Lok Sabha TV- Public Forum: Ban on Beacon
In a major decision recently, the Government has done away with the beacon lights for VIPs. From May 1st, 2017. The decision was taken in the cabinet meeting and is in sync with the Government’s view of abolishing the VIP culture of beacon lights and sirens. Though few steps ahead of this, some state governments have already banned the use of beacon lights including AAP government in Delhi and newly elected governments of UP and Punjab. But most of all, the Supreme Court in many occasions in last 7 years have actively directed the governments to check this practice from time to time.
Five category officials including the Prime Minister, President, Vice President, Chief Justice of India and the Lok Sabha Speaker will also not be allowed to use red beacons after the decision is implemented along with Union Ministers, Chief Ministers, State Cabinet Ministers, bureaucrats and judges. The blue beacons will be allowed only on emergency vehicles. In 2013, the Supreme Court termed the use of beacons by ministers and government officials as ridiculous and synonymous with power and said that only Constitutional authorities should be allowed to use it.
The Supreme Court of India first began the debate on VIP culture including the red and blue beacon lights of flashing and non-flashing variety back in 2010 and continued to direct the authorities regarding the use and misuse of beacon lights. Later, in 2013, the Court drew up a restricted list for the use of red beacons to those who hold a Constitutional office and blue lights for emergency and ambulance services. State governments were also asked to frame rules to implement Court order but the implementation however, remained incomplete.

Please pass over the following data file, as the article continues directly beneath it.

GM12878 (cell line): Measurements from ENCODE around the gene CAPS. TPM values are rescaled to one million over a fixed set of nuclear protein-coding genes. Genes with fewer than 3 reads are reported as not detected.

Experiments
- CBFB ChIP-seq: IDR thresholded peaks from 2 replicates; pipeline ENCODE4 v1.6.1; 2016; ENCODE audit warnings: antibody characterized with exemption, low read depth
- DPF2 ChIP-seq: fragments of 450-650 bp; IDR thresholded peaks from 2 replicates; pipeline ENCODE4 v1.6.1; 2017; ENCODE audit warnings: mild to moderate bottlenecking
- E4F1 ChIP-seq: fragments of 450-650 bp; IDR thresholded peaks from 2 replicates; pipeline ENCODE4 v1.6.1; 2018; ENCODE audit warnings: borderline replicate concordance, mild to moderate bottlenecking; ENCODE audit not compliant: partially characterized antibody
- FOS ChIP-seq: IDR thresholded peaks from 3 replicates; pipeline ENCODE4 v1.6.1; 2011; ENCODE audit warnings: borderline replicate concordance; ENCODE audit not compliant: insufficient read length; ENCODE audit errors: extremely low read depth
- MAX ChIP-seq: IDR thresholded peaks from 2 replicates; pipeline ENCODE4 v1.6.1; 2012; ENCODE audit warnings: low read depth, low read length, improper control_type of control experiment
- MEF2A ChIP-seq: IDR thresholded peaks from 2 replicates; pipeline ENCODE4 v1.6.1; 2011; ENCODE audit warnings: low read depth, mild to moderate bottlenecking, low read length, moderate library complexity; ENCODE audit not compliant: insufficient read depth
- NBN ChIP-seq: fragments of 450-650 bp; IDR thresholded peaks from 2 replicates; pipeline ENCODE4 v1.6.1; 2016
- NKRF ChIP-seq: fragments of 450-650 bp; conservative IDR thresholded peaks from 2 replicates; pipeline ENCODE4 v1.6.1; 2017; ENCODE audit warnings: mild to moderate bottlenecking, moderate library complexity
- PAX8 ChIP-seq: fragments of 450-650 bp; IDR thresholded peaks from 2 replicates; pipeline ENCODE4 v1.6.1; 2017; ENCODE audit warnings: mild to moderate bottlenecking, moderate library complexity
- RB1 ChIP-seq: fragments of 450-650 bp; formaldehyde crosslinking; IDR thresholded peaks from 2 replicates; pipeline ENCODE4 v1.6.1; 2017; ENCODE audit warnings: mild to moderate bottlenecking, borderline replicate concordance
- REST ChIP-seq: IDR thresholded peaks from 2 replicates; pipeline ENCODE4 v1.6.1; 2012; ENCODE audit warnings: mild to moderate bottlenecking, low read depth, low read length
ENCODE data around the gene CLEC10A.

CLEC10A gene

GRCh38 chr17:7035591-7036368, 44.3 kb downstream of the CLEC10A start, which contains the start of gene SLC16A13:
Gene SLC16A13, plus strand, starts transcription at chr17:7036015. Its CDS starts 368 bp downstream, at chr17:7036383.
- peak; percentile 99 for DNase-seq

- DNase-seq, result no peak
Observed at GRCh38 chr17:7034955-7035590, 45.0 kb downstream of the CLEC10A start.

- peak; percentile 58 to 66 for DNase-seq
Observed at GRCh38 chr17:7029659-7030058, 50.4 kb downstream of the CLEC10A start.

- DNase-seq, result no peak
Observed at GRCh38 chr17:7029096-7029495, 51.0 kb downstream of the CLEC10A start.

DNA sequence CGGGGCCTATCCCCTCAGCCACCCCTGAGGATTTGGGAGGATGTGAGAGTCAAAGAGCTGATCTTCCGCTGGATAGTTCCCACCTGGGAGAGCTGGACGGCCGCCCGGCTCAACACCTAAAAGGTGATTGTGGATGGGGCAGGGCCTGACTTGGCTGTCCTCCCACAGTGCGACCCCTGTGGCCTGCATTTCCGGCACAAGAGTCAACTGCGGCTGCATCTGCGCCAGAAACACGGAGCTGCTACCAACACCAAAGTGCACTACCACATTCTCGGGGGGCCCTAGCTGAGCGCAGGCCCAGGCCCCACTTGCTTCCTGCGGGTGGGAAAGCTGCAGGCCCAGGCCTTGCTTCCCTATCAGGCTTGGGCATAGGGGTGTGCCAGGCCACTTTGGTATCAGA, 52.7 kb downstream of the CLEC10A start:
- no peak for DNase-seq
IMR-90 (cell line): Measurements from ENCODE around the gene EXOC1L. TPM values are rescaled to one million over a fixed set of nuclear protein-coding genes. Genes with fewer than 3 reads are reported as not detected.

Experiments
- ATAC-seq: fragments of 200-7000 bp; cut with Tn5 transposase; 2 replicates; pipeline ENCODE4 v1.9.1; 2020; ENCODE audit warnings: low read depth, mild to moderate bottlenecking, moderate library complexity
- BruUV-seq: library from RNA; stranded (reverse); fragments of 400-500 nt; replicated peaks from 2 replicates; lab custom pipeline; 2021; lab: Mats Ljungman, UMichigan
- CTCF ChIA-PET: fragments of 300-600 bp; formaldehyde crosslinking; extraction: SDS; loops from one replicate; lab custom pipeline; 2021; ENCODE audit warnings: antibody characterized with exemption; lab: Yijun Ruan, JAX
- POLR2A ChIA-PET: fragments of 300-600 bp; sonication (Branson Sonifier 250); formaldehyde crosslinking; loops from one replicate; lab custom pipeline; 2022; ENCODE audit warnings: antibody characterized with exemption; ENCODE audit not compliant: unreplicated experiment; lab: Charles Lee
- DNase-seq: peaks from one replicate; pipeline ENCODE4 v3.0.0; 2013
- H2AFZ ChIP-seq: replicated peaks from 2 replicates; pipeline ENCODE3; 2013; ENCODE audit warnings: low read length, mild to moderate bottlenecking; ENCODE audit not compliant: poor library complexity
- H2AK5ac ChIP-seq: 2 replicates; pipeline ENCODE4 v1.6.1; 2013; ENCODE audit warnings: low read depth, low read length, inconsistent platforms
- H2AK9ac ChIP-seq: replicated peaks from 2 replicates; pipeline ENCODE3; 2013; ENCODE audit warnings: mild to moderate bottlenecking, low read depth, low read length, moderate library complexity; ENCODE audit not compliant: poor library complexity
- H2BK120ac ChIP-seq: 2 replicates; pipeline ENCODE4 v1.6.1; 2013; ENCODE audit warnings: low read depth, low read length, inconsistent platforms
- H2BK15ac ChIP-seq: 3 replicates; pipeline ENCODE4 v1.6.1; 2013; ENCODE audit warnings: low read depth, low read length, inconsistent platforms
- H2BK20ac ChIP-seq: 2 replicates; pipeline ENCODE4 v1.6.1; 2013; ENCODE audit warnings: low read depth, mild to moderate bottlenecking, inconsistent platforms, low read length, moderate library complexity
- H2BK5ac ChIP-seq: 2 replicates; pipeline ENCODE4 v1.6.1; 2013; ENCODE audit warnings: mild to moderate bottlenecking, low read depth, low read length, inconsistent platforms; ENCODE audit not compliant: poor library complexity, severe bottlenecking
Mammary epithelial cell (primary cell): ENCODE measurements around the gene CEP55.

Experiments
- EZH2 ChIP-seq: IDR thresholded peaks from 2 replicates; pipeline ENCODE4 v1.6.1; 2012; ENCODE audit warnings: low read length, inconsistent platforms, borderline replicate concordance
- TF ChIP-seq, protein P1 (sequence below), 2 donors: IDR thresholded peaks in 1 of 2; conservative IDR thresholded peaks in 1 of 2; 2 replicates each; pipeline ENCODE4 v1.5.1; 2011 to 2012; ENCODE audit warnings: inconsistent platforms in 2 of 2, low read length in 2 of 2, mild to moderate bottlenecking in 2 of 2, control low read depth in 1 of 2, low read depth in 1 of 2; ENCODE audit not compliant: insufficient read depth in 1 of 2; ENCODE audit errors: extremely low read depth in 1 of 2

Is it the start of a new healthy trend and its impact on VIP culture?
This was a reminiscence of colonial past. In India, the beacon became a symbol of VIP and public servants flashed it to set themselves aristocratically aside from the public they had to serve. It was the legacy of a mentality of those who served British Government and treated the natives as slaves.
Vehicles with beacon lights have no place in a democratic country. People often find these flashing lights as an example of power and VIP status rather than security aids. Even lower-level politicians and officials misuse the beacons to show off their importance, especially in smaller towns. So, this is a welcome step by Government in order to change the culture to reduce the gap between the ruler and those being ruled. Security should be unobtrusive.
What will be its advantages?
- Feeding the colonial mentality, abuse of beacons made the roads less convenient and more dangerous for the common citizen. There have been many cases of road accidents due to speed of these VIP cars. But now, every citizen will be on the same page
- In India, beacon-fitted vehicles were a cause of menace together with their occupants for either causing traffic jams or cutting through them as others had to wait and watch. There will be an end to this issue.
- Only those with serious threats actually need to be guarded. The rest of the VIPs are rewarded at considerable cost to the public exchequer and this patronage is extended to people with the worst criminal records as well.
Do such decisions strengthen principle of equality?
Rule 108 deals with use of red, white and blue lights on vehicles. Rule 108-1 (III) says the Centre and states can specify dignitaries who can use beacons on their (official) vehicles. It is a central rule and is being abolished from the rule book.
By removing the provision in the Central Motor Vehicle Rules,1989 that allowed the Union and state governments to permit designated functionaries to use beacons, the Government has batted for equality. The move will discomfort a minority of people but will surely delight the majority.
Whether it is Narendra Modi’s Pradhan Sewak or Nehru’s First Servant, the sentiment is still the same that every Indian is a VIP. Strong political will towards this step will surely bring a change.